Israeli scientists take leap toward understanding why skin cancer spreads

Melanomas are a form of aggressive skin cancer. The scientists say that they have made a first and important step in developing novel treatments and eventually a cure.

Dr. Assaf Zaritsky's research photos (photo credit: Courtesy)
Dr. Assaf Zaritsky's research photos
(photo credit: Courtesy)
A research team headed by Dr. Assaf Zaritsky of Ben-Gurion University of the Negev has determined some of the characteristics of melanoma cells that are likely to metastasize to other parts of the body, a first and important step in developing novel treatments and eventually a cure.
Melanomas are a form of aggressive skin cancer. 
The is the next step in research about which Zaritsky presented in December 2018 at the American Society for Cell Biology/EMBO conference in San Diego. He began the research with Gaudenz Danuser of the University of Texas Southwestern Medical Center at Dallas during his postdoctoral research.
Using deep neural networks – sophisticated mathematical modeling to process data in complex ways – Zaritsky’s team created a representation of the functional state of individual cells that can help predict the chances that a stage III melanoma will progress to stage IV, the most advanced phase of melanoma and a serious form of skin cancer. This means that the cancer has spread from the lymph nodes to other remote organs.
“The dream is that a person would come with stage III melanoma and doctors could predict if it would progress to stage IV or not and, based on that, adjust his or her treatment,” he told The Jerusalem Post. 
By computationally generating cell images that have never been observed experimentally and by exploiting temporal information from live cell imaging experiments, the team reverse engineered the physical properties of the hidden image information that discriminates melanoma cells with low-versus-high metastatic efficiency. This revealed that cells that are likely to metastasize have pseudopodial extensions or miniature protrusions as well as increased light scattering.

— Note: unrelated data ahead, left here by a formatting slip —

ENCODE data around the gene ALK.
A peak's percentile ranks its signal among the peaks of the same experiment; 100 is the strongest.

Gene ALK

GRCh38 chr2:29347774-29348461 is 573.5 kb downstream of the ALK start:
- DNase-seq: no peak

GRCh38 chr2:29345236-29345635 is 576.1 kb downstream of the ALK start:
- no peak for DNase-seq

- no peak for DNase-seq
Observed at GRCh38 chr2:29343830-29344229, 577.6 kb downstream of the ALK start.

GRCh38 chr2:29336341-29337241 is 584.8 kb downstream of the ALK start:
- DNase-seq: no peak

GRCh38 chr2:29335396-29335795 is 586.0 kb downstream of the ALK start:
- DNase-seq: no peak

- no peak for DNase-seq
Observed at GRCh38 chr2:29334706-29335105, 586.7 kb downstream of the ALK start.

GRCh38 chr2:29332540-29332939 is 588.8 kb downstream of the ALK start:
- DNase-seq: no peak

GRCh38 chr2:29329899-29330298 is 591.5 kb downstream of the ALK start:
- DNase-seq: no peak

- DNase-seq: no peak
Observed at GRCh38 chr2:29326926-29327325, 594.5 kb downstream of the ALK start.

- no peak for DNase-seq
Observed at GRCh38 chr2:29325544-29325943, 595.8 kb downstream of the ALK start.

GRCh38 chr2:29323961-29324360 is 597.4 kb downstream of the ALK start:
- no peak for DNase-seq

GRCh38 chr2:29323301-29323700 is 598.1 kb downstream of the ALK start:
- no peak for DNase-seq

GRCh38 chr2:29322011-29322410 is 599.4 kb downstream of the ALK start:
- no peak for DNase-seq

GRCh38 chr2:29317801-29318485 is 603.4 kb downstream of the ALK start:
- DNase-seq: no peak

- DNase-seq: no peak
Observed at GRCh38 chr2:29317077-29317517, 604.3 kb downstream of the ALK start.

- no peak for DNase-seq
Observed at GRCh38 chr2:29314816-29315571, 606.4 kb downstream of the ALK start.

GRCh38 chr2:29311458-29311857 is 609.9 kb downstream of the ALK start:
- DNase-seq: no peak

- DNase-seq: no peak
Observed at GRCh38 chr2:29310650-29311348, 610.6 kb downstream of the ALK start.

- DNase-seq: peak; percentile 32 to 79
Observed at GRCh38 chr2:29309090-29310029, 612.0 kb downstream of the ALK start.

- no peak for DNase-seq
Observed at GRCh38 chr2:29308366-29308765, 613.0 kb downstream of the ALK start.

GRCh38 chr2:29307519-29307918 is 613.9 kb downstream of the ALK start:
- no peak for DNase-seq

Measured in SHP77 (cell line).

“Deep neural network machine learning is a very powerful tool and can identify hidden patterns in complex cell imaging data that we do not see with our eyes,” Zaritsky explained. However, he said that these machine learning techniques are often criticized as uninterpretable black boxes, lacking the ability to provide meaningful explanations for the cell properties that drive the machine’s prediction. 
His team used melanoma cells from patients that were previously implanted into mice and showed associated metastatic potential to the patient’s outcome. The team investigated whether this potential can be predicted from patterns in the cells’ appearance.
Normally, metastatic progression is predicted through a combination of genetic tests and patient history and static histological slides, which would not give information about the changes happening within the cells.
The first stage of his research allows doctors to predict what is likely to happen to the melanoma cancer cells and treat accordingly. This newly revealed second stage of the research helps identify what are the properties of these cells that metastasize, “so we can create new treatments and eventually cures… If we know the properties of the cell that is going to metastasize, we can look for drugs.”
He said that, “We would take cells from patients and apply different drugs to them to see how these drugs change the cells – whether they behave more like cells with less metastatic potential.”
Zaritsky stressed that his work is “a long way from a cure, but now we can start thinking about it much more than we could before.”
Additional researchers include Andrew Jamieson, Erik Welf and Andres Nevarez in Texas. The research was already published on and has been submitted for evaluation in a peer review journal.